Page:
'Bowler Hat Englishman': hunt for alleged mastermind of Australia's largest tax evasion scheme

According to a current Interpol Red Notice, Philip Egglishaw is 67 years old, 1.75m tall, with a moustache and receding hairline. The “international fraudster”, as he was once dubbed, is wanted by Australian authorities for his role as the alleged mastermind of one of the country’s largest tax evasion and money-laundering schemes, known as Project Wickenby.

Philip Jepson Egglishaw is the subject of an Interpol Red Notice.

Philip Jepson Egglishaw is the subject of an Interpol Red Notice.Credit:Interpol

Mr Egglishaw, whose arrest for tax evasion and money laundering has been sought by Australia since 2008, has repeatedly slipped through the net.

The Age and The Sydney Morning Herald can reveal that despite pleading guilty to tax evasion offences in a Californian court last month, the man known as the “Bowler Hat Englishman” negotiated a fine and once again is free to split his time between his Swiss home and his estate on the French Riviera.

Meanwhile, 46 of his Australian clients were convicted, and many of them, including music promoter Glenn Wheatley, ended up behind bars. Others, such as entertainer Paul Hogan and his business partner John “Strop” Cornell, were pursued by tax authorities for years.

Things began to go wrong for Mr Egglishaw in 2004 when police raided his Melbourne hotel room and seized his computer, which contained details of numerous illegal tax schemes he operated for many of Australia’s wealthiest individuals.


His company Strachans SA, which he moved from Jersey, in the Channel Islands, to Switzerland, helped clients in Australia, the United States and elsewhere to evade billions of dollars in tax using complex offshore arrangements in various tax havens.

Over ensuing years, Mr Egglishaw has thwarted all attempts to bring him to Australia to face justice.

Not so fortunate was business partner Philip De Figueiredo. He had never set foot in Australia when he was extradited from Jersey and jailed in Queensland. His sentence was reduced after promising to give evidence against others, including Mr Egglishaw. In January 2015, after less than two years in jail, De Figueiredo was on a first-class flight back to Europe.

In 2017, Australian authorities thought they had Mr Egglishaw when a Red Notice was triggered after he left Switzerland to holiday in a $2500-a-night hotel at Lake Como. But once again they were left empty-handed. After two months in an Italian jail, he was released when the judge ruled prosecutors had run out of time to charge him.


Last month, in a Californian court, Mr Egglishaw entered into a plea deal on behalf of his now defunct company Strachans SA. Mr Egglishaw was named as a “co-conspirator”.

The guilty plea, which attracted a $US500,000 fine, related to “wilfully” conspiring with US taxpayers to evade their tax obligations.

The plea deal, which Mr Egglishaw signed on August 14, revealed the lenient penalty was due in part to the “extensive co-operation” he has been providing to the US Department of Justice and the Internal Revenue Service since 2014.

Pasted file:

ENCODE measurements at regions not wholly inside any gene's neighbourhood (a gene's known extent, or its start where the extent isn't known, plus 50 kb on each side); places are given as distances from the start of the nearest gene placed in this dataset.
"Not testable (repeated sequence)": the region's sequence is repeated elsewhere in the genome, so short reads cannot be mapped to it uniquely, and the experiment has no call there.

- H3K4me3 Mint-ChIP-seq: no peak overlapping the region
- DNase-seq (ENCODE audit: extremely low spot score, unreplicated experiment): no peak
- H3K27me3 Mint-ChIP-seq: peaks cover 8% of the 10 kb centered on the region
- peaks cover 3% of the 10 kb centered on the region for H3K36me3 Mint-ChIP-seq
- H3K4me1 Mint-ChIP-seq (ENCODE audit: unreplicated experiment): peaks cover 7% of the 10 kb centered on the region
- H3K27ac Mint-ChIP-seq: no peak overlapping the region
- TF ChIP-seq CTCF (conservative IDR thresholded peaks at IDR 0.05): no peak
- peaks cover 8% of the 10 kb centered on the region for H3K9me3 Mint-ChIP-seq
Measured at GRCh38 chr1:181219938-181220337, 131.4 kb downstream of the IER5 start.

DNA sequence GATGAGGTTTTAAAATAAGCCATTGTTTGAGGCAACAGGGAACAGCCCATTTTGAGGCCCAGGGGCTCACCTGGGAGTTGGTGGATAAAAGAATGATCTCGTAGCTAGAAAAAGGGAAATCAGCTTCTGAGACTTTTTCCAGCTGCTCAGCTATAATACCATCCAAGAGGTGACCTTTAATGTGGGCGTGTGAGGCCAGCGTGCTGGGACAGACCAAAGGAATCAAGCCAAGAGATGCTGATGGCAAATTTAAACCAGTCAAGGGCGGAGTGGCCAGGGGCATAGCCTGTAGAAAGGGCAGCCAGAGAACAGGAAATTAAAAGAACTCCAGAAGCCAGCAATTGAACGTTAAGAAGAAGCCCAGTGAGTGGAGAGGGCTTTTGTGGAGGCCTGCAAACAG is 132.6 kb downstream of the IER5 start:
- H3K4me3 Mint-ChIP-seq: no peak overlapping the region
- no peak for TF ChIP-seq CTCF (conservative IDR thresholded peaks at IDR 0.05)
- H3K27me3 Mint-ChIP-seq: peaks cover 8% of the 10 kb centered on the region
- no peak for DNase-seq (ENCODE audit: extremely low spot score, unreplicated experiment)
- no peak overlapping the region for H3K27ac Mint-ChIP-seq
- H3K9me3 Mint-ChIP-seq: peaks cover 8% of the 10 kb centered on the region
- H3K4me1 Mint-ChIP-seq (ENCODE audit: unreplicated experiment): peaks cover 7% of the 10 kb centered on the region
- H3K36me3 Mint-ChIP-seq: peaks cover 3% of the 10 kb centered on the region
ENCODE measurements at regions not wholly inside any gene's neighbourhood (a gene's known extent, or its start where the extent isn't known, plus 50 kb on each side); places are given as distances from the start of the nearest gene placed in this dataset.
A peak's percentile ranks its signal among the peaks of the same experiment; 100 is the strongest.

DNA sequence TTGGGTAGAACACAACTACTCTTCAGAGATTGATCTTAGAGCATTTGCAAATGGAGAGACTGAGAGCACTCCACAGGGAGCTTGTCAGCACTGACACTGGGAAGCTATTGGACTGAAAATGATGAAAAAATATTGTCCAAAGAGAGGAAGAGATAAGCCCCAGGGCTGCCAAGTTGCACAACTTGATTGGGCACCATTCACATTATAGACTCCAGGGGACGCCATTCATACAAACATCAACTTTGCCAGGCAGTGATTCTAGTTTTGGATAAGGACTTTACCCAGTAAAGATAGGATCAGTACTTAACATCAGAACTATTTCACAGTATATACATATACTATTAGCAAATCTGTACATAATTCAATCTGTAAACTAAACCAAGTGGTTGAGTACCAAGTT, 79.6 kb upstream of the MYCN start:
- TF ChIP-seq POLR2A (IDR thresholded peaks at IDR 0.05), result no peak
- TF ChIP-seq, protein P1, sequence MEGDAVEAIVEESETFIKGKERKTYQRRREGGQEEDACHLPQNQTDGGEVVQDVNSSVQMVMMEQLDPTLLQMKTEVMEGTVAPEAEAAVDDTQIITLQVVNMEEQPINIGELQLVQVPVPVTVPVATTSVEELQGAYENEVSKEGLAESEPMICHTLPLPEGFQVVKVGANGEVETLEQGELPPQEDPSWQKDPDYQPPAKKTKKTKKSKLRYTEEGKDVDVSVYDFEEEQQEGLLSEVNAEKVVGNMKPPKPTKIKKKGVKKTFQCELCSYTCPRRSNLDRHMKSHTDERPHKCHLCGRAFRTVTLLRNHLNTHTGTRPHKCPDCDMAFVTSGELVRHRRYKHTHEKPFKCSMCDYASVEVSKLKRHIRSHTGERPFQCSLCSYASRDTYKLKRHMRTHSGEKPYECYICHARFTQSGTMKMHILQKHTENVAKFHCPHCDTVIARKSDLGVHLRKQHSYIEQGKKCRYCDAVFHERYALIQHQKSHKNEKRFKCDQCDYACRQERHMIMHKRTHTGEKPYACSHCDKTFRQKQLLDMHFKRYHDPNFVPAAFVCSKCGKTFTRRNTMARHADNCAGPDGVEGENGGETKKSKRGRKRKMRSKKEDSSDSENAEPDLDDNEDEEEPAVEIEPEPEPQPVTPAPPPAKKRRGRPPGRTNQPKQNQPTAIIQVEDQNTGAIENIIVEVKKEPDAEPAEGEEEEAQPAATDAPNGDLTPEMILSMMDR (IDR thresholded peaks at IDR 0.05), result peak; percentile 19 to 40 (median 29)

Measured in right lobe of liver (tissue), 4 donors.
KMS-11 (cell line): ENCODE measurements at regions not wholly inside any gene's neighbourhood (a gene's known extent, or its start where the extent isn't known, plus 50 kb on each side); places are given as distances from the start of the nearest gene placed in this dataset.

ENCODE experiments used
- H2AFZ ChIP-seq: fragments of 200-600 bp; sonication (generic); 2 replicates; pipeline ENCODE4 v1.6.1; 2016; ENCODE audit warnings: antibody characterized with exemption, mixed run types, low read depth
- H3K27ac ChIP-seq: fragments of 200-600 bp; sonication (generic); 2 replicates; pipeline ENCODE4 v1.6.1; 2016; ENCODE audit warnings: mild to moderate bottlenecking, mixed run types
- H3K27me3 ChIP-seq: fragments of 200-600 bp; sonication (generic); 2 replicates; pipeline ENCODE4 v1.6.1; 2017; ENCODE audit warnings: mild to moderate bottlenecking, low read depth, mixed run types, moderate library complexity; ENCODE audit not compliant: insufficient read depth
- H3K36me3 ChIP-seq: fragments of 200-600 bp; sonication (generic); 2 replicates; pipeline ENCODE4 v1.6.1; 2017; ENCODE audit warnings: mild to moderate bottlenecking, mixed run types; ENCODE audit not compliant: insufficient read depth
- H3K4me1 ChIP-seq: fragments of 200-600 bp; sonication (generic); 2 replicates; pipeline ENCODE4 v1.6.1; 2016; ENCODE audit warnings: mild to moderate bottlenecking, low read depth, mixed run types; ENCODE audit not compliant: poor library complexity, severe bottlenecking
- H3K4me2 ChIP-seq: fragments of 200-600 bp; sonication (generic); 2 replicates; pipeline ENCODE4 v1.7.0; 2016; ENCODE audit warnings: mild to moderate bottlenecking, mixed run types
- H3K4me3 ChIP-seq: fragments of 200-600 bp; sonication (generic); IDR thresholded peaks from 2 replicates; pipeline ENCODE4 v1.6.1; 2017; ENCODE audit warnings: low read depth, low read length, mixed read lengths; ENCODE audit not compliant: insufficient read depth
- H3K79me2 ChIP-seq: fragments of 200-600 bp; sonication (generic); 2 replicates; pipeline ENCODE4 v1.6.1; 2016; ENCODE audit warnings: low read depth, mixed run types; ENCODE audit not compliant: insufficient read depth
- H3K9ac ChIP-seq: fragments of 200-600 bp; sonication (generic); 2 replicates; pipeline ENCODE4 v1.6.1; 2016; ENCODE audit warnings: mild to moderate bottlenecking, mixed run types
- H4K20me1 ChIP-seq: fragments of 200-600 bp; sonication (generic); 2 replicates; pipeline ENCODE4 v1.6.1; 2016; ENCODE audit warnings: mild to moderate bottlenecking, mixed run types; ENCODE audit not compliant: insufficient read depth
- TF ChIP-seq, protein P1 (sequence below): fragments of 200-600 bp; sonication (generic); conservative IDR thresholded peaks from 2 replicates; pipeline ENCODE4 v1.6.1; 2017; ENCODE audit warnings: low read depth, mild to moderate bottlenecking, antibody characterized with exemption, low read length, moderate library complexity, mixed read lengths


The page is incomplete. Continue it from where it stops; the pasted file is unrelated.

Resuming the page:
Information he provided indicated one unnamed client had avoided paying tax on the $US25 million sale of an entertainment business. Strachans hid the money in offshore structures that purchased real estate, provided credit cards, chartered private jets and even bought a collection of musical instruments for the client.

Philip de Figueiredo spent almost two years in a Queensland prison.

Philip de Figueiredo spent almost two years in a Queensland prison.Credit:Glenn Hunt

The court documents also detailed how US clients would visit Strachans office in Geneva to collect $10,000 in cash. On other occasions, Strachans employees would take cash to London to be collected.

Other “shams” used to launder clients' money for them included providing “fake loans, consultancy agreements and dummy invoicing,” the plea deal noted.

Mr Egglishaw’s favourable plea deal was negotiated by high-profile lawyer William Burck. Only a week after inking the deal with the US Attorney for the Central District of California, Mr Burck was in New York representing Steve Bannon, the former top strategist for President Donald Trump who was arrested on August 20 and charged with stealing from a fund set up to build sections of the controversial US-Mexico border wall.

Seven years earlier, Mr Egglishaw had escaped scrutiny in the same California court when a judge ruled that the “long arm of the law” was too short to reach Mr Egglishaw, a British-born Swiss resident, or his British Virgin Islands company.

Paul Hogan starred in the 1986 film Crocodile Dundee.

Paul Hogan starred in the 1986 film Crocodile Dundee.Credit:Getty

The matter, said the judge, was “a sordid tale of wayward fiduciaries and international fraudsters supposedly absconding with millions of dollars in funds from a Swiss bank account".

Mr Egglishaw and Strachans were accused of stealing $US34 million belonging to Paul Hogan that was held in a Swiss bank account. Mr Hogan needed the money to pay a settlement with the Australian Tax Office (ATO), the court heard.

Back in Australia, a criminal investigation relating to tax evasion by Mr Hogan and Mr Cornell had been dropped and the pair reached a confidential settlement with the ATO, which tax commissioner Chris Jordan later indicated was worth tens of millions of dollars.

Correspondence later uncovered by the Panama Papers investigation into the offshore law firm Mossack Fonseca, where Strachans was a client, indicated Mr Hogan subsequently settled his differences with Strachans over the missing millions.

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